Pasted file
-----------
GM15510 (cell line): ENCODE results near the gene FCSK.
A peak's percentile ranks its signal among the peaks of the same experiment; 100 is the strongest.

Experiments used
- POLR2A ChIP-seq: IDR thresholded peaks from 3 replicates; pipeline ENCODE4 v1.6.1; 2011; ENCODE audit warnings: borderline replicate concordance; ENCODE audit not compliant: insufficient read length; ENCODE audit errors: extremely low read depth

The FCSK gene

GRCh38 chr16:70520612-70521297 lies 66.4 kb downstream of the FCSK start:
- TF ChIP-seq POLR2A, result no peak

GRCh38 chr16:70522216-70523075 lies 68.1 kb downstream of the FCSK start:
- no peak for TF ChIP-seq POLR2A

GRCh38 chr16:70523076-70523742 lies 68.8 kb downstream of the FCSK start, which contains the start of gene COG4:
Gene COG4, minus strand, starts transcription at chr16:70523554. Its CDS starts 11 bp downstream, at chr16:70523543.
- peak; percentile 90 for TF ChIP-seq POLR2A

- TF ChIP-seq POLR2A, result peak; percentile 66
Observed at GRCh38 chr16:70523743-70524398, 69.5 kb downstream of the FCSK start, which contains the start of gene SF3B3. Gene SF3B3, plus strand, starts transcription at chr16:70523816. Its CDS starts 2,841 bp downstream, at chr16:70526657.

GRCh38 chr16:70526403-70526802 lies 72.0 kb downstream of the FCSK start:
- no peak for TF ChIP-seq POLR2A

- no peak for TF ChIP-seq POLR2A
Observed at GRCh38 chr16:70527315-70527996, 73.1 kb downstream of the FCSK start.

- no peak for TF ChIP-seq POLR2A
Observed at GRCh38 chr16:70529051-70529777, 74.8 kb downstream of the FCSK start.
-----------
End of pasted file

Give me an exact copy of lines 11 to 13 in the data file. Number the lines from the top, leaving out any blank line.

Gene COG4, minus strand, starts transcription at chr16:70523554. Its CDS starts 11 bp downstream, at chr16:70523543.
- peak; percentile 90 for TF ChIP-seq POLR2A

- TF ChIP-seq POLR2A, result peak; percentile 66